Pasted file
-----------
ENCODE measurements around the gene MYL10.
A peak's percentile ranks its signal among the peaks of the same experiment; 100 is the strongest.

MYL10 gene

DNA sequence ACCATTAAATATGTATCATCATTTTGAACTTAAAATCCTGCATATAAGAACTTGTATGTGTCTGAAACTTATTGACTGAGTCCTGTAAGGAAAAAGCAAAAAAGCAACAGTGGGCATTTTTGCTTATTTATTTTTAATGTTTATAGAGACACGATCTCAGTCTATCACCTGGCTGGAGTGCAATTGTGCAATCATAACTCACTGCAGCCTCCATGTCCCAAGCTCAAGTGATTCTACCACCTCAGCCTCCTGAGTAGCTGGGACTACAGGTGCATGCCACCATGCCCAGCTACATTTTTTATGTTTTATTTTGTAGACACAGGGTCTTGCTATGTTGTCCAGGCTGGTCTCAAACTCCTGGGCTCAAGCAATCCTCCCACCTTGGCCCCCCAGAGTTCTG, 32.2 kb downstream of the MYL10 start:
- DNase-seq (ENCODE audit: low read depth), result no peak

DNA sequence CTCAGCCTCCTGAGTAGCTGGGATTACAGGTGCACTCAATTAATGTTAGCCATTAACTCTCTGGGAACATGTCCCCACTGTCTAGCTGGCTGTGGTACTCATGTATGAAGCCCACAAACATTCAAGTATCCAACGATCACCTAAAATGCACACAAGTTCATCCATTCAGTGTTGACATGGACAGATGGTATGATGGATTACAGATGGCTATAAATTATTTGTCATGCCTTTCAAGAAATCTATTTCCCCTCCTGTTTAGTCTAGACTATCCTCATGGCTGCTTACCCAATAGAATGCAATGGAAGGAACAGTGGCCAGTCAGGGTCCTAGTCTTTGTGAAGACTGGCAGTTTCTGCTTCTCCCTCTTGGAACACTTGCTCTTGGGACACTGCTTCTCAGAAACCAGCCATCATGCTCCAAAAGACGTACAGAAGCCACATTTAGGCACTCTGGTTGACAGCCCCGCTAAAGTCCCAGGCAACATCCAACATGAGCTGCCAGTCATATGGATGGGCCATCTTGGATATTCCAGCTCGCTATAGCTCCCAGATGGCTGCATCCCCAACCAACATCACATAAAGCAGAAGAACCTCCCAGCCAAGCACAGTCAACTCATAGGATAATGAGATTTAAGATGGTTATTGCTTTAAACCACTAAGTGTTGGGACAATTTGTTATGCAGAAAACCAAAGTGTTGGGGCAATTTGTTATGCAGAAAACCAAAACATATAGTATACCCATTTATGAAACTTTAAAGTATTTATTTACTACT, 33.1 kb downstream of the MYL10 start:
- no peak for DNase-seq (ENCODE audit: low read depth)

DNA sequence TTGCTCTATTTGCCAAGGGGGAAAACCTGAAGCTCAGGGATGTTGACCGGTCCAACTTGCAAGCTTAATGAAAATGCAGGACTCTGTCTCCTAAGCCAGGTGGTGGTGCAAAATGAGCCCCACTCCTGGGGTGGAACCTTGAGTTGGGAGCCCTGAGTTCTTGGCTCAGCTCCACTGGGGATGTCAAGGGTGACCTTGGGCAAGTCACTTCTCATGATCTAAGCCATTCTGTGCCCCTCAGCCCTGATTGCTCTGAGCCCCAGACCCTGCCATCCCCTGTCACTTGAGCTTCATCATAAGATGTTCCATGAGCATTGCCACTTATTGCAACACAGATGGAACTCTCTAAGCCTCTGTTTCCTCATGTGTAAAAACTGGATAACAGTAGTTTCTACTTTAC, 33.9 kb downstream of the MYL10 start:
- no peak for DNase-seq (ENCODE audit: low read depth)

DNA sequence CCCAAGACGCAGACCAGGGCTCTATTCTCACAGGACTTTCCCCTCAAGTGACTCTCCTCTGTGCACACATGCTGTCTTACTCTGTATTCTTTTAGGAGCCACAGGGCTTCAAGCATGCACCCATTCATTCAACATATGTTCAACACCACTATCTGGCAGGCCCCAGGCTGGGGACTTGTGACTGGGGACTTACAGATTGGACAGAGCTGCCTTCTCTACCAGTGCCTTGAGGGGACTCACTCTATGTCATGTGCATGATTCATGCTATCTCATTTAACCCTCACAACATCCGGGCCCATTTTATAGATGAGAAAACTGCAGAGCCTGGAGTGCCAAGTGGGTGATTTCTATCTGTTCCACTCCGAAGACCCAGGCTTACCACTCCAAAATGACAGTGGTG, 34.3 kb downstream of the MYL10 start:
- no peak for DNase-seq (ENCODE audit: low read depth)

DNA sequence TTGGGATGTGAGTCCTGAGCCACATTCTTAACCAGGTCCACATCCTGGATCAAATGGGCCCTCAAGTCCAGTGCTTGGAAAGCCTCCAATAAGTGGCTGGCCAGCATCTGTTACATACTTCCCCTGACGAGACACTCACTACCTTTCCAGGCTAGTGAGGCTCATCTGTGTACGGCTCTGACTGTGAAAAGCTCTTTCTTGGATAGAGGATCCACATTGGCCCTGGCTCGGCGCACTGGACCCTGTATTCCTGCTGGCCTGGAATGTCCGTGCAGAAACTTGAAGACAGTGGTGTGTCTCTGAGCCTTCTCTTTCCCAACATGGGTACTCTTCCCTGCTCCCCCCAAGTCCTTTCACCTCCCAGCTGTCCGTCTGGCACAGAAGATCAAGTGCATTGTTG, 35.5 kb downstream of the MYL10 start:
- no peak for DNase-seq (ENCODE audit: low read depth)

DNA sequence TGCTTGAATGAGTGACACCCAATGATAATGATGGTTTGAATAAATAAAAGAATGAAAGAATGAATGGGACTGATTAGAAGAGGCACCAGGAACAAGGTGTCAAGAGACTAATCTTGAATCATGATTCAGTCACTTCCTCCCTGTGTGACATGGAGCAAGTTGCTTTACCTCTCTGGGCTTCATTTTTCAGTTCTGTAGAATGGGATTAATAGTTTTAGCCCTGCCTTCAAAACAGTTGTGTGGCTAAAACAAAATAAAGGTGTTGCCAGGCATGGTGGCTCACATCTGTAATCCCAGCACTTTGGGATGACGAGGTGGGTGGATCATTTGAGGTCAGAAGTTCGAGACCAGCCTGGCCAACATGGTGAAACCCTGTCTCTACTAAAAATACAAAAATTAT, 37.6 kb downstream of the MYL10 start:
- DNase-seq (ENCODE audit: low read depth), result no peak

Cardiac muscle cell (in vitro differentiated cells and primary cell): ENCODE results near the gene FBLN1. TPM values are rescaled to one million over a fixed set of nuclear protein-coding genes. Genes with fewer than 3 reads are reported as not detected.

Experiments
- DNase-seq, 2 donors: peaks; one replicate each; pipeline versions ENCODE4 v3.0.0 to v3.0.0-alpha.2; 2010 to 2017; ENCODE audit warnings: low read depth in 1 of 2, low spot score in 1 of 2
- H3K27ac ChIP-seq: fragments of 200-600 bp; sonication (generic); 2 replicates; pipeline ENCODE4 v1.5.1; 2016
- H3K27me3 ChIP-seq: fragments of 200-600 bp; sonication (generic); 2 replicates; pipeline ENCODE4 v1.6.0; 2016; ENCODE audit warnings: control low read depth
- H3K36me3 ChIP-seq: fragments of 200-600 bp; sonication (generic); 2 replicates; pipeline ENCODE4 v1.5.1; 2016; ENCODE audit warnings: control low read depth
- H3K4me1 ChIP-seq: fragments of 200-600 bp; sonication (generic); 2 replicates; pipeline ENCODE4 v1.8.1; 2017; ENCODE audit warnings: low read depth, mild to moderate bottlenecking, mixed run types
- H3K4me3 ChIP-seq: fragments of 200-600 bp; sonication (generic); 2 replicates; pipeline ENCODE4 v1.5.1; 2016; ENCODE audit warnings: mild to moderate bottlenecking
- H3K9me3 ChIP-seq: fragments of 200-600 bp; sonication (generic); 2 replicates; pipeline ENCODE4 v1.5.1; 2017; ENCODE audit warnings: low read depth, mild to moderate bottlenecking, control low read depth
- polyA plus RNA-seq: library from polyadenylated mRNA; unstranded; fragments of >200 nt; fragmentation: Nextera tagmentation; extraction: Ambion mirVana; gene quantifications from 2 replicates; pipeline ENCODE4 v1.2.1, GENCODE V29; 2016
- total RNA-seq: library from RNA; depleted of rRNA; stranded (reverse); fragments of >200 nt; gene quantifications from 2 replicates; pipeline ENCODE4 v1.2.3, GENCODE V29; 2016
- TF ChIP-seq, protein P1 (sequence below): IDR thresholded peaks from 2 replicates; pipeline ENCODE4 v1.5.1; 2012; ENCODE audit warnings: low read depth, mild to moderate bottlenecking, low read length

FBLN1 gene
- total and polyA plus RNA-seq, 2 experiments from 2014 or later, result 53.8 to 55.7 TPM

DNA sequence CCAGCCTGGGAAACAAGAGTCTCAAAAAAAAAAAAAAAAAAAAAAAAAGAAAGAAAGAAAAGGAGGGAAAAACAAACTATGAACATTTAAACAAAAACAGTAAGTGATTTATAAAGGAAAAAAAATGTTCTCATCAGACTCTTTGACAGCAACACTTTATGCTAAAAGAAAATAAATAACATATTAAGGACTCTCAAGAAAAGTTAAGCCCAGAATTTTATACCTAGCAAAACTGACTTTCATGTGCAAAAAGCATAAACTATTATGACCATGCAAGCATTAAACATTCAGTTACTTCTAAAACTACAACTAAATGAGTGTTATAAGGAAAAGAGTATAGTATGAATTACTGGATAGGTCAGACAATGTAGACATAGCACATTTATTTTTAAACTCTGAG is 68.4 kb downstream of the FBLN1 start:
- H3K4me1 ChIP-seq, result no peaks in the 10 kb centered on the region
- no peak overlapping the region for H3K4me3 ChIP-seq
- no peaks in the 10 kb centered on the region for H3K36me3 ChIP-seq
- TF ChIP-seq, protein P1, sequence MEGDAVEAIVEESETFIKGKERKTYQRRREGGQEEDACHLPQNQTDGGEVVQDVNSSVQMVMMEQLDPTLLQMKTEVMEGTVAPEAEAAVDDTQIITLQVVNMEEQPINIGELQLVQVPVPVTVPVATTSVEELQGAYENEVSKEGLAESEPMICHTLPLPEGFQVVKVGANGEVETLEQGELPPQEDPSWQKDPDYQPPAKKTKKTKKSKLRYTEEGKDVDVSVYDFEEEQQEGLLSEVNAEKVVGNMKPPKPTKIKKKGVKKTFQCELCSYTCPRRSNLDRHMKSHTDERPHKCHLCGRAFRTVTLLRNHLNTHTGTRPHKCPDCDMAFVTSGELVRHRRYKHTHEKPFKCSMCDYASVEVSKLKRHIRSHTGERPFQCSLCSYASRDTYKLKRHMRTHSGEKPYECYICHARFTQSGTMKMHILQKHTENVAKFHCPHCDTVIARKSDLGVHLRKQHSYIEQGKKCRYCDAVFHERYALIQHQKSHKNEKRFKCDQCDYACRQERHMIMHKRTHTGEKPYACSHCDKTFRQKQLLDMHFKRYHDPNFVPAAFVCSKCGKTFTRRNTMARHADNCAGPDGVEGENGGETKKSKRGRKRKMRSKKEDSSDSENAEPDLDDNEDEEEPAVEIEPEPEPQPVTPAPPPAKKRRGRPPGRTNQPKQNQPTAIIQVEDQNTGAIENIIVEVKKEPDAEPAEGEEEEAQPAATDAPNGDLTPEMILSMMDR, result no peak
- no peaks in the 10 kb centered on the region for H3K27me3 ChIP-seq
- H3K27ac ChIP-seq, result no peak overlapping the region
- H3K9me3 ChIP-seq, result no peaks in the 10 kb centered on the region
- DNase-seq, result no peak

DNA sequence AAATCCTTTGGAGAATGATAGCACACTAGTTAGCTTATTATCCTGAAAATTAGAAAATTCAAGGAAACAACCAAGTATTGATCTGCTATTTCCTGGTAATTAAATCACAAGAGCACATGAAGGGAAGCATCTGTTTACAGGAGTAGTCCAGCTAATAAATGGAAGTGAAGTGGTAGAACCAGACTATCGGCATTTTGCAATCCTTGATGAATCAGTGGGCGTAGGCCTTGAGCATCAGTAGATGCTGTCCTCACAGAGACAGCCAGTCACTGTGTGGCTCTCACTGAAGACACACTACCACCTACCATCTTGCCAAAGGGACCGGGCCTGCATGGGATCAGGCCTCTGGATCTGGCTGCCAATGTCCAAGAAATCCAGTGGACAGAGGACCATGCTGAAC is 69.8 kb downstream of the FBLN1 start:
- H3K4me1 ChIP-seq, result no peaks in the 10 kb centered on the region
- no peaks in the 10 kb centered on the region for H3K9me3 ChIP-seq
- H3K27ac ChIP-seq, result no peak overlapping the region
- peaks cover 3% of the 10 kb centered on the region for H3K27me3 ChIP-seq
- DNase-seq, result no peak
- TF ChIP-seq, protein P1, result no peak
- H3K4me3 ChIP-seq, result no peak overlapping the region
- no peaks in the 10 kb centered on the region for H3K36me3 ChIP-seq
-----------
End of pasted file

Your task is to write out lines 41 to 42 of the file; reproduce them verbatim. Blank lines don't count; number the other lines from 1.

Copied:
- no peaks in the 10 kb centered on the region for H3K9me3 ChIP-seq
- H3K27ac ChIP-seq, result no peak overlapping the region